"These lofty words are an antidote
for anyone sickened by extremism's poison."
Considered by Rumi to be "the master" of Sufi mystic poetry, Attar is best known for this epic poem, a magnificent allegorical tale about the soul's search for meaning. He recounts the perilous journey of the world's birds to the faraway peaks of Mount Qaf in search of the mysterious Simorgh, their king. Attar's beguiling anecdotes and humor intermingle the sublime with the mundane, the spiritual with the worldly, while his poem models the soul's escape from the mind's rational embrace.
Sholeh Wolp re-creates for modern readers the beauty and timeless wisdom of the original Persian, in contemporary English verse and poetic prose.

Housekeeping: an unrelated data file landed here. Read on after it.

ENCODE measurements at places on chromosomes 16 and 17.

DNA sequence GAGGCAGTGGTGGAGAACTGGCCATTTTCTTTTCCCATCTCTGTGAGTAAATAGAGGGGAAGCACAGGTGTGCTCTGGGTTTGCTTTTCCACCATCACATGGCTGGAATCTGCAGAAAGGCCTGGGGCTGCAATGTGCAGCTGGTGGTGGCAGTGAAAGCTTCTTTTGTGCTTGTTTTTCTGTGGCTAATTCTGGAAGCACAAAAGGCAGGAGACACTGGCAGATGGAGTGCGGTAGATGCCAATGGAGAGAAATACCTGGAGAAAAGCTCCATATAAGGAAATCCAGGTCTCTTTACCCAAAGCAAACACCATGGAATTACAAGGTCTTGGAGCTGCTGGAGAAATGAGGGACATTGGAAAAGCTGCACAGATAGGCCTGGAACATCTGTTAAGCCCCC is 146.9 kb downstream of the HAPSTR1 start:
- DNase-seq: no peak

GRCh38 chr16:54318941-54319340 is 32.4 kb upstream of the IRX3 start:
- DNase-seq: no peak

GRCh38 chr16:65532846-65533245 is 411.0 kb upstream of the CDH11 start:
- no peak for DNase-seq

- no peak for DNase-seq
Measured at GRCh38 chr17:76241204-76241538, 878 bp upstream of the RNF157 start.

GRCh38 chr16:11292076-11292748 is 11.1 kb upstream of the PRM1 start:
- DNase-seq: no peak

Farid ud-Din Attar, accounted as one of the greatest poets of Persia, was born around 1120 A.D. in Nishapur (also the birth place of Omar Khayyam) in North Eastern Iran. He was one of the earliest Sufi poets of Persia. He died shortly before 1220. His other chief works are Memorial of the Saints, The Book of the Divine, The Book of Affliction and The Book of Secrets.